(No) Writing Center

Information/Academic Technology

(No) Student Affairs

(No) Campus Administrator

Library Administrator

Other Librarian

Other (please describe)

Military Campus Programs

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Methods and Tools (select one or more)

(No) Survey

(No) Interviews

(No) Focus Group(s)

(No) Observation

Pre/Post Test

Rubric

Other (please describe)

Library Assignments

Direct Data Type (select one or more)

(No) Student Portfolio

Research Paper/Project

(No) Class Assignment (other than research paper/project)

(No) Other (please describe)

Indirect Data Type (select one or more)

Test Scores

(No) GPA

(No) Degree Completion Rate

(No) Retention Rate

(No) Other (please describe)

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Inquiry Question (150 words open)

What was the project's primary inquiry question?

  1. Hawaii Pacific University’s Assessment in Action project addressed the question: Does the method of delivery (face-to-face vs hybrid) impact the effectiveness of library instruction for off-campus military students?

Executive Summary (150 words open)

  • How does the project align with your institution’s priorities and needs?
  • Why did you choose the outcome and library factor as areas to examine?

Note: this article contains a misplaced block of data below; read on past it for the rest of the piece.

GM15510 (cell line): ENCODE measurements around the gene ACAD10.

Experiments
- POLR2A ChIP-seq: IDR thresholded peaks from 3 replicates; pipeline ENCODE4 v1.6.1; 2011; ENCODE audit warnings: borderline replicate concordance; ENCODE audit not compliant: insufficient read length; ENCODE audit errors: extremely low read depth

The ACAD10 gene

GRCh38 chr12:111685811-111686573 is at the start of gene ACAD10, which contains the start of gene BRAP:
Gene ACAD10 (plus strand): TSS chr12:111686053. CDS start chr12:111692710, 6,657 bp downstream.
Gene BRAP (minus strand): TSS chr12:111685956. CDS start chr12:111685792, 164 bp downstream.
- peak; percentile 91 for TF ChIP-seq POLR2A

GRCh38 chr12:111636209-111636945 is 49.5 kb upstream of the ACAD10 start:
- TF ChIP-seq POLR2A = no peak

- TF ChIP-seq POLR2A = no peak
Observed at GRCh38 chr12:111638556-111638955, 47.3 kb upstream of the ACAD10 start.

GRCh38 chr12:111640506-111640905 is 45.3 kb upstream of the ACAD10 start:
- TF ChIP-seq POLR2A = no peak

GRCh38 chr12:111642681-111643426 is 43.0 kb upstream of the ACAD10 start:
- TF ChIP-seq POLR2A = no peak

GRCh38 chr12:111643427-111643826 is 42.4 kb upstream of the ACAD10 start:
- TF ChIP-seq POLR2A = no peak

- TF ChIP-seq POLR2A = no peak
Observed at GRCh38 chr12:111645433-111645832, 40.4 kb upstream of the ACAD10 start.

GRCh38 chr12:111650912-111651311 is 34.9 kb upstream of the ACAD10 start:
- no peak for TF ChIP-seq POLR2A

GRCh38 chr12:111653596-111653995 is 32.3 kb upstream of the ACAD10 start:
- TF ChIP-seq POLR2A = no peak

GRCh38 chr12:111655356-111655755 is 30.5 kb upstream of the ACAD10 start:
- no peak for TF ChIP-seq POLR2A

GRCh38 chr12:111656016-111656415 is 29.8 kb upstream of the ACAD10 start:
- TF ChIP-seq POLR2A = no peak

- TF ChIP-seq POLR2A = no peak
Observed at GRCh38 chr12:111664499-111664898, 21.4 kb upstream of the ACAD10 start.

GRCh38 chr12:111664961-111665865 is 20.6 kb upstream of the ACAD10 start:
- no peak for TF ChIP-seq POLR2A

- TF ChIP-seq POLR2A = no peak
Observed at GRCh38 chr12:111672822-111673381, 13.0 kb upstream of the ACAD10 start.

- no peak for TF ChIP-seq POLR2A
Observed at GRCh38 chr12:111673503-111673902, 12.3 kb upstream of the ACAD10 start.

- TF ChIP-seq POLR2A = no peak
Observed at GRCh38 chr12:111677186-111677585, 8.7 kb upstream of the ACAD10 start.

• Why was the team composition appropriate?

  1. Hawaii Pacific University has made assessment of student success a main priority. One of our Institutional Learning Outcomes is Information Literacy so we opted to assess the library instruction efforts delivered to students enrolled in writing courses through HPU’s Military Campus Programs (MCP). We chose to investigate if the method of delivery (face-to-face or hybrid) had an effect on the ability of students to search and find appropriate sources for their final argumentative papers. We focused on MCP students because they are a vital and unique component of our student population. Our AiA team was comprised of an MCP representative who promoted our study among other instructors and provided valuable feedback, an instructional designer who guided us on the usage of Blackboard (the medium we used to post our assessment tools), one librarian who provided library instruction, and three librarians who created assessment tools, gathered and analyzed data.